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Janet Goes to Court

" About a month ago, my boss got called for jury duty. A couple of weeks after that, one of my co-workers got called for jury duty. "Ha ha," I said to them, "I've never been called for jury duty." A week later I came home from work to find my very own personal jury duty summons in the mail. Great, I thought. The way everyone talks about trying to get out of it, this is going to be sheer hell. I told practically everyone I knew that I had jury duty, and everyone relayed to me their various tactics that were sure to keep me from being selected: Don't wear your best clothes! Show your tattoos! Tell him that you think s/he's guilty no matter what! Tell them you're not able to be impartial! I told everyone that I didn't feel fit to decide some stranger's future. They all disagreed. "It'll be fine" they said. Sure, I thought, all anxiety-ridden.

Just what it was that I was worried about, exactly, I'm not quite sure of now. I thought I was doomed for certain when I was the first group picked to go into a courtroom, and then one of the first people chosen to sit in the jury box and answer all the personal character-type questions. The trial that I was eventually picked to be on the jury for happened to be a high-profile case involving activists (with a capital A) throwing pies at the mayor. The excitement surrounding the case may have been why I ended up actually –dare I say it — liking jury duty. I learned a hell of a lot about the legal process — all the stuff I studied in Junior High suddenly came to life! Wow! Actual application of knowledge, how novel!

I also learned that there are many, many, many people in the city of San Francisco that don't know how to speak English very well, if at all. So many people, mostly Asian, in the group that my jury was chosen from didn't even understand the questions that the lawyers were asking them, and spoke in very broken English. One Russian woman claimed that she didn't even really know English. All of these people were promptly excused. How fair is this? People immigrate to the United States, take advantage of all this country has to offer and yet will never have to fulfill their duty of having to serve on a jury because they can't speak English? How do these people even get citizenship in this country?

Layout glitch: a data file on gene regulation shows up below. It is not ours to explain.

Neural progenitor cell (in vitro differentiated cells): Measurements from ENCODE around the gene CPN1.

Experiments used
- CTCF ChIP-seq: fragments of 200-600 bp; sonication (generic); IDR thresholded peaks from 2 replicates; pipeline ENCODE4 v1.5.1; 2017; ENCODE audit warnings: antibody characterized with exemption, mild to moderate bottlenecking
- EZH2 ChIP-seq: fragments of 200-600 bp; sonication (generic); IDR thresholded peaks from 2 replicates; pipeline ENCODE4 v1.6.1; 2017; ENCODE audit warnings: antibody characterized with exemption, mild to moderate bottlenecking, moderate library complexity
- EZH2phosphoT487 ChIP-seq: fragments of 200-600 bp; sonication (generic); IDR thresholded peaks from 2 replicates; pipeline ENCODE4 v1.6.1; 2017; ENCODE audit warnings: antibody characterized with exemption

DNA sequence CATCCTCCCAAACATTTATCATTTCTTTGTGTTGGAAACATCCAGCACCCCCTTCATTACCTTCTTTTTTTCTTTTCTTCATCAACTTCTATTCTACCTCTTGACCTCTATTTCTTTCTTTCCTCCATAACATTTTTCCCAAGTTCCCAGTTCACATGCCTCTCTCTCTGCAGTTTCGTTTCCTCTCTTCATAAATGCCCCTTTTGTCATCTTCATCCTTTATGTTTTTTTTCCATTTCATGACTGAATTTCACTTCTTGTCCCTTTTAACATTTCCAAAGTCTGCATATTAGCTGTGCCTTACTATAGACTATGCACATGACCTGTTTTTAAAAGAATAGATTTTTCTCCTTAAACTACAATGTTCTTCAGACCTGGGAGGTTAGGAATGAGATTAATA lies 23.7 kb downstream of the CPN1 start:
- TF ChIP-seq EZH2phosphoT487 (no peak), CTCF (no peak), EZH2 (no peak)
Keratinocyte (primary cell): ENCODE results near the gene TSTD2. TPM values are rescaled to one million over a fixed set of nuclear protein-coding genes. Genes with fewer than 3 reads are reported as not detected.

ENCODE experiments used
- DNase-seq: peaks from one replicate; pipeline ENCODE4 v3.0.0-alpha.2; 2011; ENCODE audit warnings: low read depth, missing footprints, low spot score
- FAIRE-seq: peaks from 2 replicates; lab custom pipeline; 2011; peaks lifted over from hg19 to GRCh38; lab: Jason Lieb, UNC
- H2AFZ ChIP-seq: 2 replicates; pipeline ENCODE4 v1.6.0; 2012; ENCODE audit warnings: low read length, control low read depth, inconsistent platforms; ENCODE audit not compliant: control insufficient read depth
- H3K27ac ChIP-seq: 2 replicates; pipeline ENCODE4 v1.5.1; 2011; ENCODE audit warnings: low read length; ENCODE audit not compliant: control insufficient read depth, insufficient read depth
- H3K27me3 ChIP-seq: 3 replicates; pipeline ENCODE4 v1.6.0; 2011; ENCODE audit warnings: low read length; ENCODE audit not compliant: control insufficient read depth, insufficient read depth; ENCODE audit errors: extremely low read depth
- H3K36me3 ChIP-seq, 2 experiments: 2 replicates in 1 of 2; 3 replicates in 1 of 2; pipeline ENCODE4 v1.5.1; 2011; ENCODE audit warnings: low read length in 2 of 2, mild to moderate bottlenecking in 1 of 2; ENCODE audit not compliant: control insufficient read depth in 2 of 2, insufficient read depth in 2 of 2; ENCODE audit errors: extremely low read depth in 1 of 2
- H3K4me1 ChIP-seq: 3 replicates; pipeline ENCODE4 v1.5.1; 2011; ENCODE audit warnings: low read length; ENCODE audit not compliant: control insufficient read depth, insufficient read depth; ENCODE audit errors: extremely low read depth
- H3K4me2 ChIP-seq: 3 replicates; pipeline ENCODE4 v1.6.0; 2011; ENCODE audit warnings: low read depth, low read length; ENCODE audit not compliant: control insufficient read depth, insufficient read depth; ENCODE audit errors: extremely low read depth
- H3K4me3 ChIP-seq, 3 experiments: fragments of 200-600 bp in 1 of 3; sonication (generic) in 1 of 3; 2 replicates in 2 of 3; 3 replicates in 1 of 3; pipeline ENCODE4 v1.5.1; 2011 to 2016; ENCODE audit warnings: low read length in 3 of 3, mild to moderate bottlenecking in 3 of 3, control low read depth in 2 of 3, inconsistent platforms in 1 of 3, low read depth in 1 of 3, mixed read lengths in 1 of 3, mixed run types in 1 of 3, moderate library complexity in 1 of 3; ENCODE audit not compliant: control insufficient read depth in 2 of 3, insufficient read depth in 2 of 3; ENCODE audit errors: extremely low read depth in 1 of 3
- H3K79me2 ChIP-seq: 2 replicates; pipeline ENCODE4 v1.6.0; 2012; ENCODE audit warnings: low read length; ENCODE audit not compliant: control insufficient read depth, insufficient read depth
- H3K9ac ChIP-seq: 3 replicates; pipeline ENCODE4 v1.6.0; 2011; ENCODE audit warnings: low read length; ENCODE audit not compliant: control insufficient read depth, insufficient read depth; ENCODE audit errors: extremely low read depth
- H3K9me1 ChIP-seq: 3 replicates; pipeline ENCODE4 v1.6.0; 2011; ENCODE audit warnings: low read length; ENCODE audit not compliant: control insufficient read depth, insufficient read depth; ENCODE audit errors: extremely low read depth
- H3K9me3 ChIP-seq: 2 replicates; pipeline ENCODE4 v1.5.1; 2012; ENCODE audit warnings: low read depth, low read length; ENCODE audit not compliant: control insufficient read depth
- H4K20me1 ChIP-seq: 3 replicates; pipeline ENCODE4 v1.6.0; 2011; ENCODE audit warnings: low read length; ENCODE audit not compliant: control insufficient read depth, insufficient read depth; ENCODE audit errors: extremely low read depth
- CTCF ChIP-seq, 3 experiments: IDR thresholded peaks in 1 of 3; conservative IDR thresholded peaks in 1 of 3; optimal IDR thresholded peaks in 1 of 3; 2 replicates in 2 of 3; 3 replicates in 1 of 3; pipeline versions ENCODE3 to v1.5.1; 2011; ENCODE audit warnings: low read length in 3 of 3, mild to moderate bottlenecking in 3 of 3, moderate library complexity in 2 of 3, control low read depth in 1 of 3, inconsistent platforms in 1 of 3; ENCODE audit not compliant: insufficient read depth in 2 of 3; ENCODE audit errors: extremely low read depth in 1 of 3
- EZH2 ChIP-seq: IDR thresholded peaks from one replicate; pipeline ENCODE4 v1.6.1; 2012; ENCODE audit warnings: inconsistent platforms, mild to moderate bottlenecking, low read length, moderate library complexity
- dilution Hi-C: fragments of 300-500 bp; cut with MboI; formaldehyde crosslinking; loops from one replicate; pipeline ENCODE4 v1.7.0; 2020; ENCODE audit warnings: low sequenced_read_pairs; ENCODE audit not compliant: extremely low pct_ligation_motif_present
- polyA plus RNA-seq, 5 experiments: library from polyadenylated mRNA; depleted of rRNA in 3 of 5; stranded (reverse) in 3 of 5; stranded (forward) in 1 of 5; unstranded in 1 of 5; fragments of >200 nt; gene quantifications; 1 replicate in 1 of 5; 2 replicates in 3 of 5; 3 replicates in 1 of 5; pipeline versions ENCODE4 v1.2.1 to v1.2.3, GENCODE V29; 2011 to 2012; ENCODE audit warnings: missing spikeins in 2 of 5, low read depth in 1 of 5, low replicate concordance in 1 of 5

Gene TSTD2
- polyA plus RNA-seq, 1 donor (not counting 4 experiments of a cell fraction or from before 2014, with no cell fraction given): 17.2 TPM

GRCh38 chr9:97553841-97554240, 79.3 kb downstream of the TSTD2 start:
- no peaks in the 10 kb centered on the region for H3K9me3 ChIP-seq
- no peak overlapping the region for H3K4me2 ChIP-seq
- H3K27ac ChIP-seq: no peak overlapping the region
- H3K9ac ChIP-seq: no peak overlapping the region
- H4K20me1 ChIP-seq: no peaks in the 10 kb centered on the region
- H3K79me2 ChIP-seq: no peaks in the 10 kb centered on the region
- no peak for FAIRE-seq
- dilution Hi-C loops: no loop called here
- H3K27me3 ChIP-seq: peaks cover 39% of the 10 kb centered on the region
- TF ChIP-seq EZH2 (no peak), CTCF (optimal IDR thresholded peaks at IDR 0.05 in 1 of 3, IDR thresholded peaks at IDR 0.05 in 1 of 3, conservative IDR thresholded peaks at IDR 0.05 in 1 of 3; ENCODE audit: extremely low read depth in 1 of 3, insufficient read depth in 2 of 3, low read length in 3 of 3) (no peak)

All in all, I had a very educational time. Courts are not like the ones shown on Ally McBeal. They're small and carpeted, not big and shiny like on TV, and the evidence isn't in little plastic baggies, either. And the whole jury selection process: I mean, I knew that they just don't pick 12 random people out of a crowd, but it was interesting to see just what kind of people they passed for cause, and what kind they excused. Fortunately, the people on my jury leaned toward the young side, so everyone got along really well for strangers joined together by fate. I really feel that people get along best when they're thrown together under adverse circumstances, like Customer Service telephone-answering, or jury duty. We got to do fun group activities, like go out for lunch together, guarded by two bailiffs who took us out a secret back entrance. But after discussing ourselves and our values and opinions and thoughts, not to mention the fates of the defendants, it just…ended. After the verdict was read, we all made a point to leave together in the same elevator as sort of a last group activity. In the elevator, the person we elected as foreman said jokingly, "Well, it's been pleasure; let's do it again sometime," and everyone in the elevator responded in unison, "Two years!" and laughed. Then everyone filtered out the front door of the courthouse, split up and went their separate ways. It was, to tell you the truth, a confusing letdown. And I may be overly-analytical or overly-emotional, but the whole experience really made me think. Gave me bad dreams, but made me think, and made me examine myself and what I thought, and how I thought of other people: as human beings or criminals, whichever the case may be. 

Posted in Observations.

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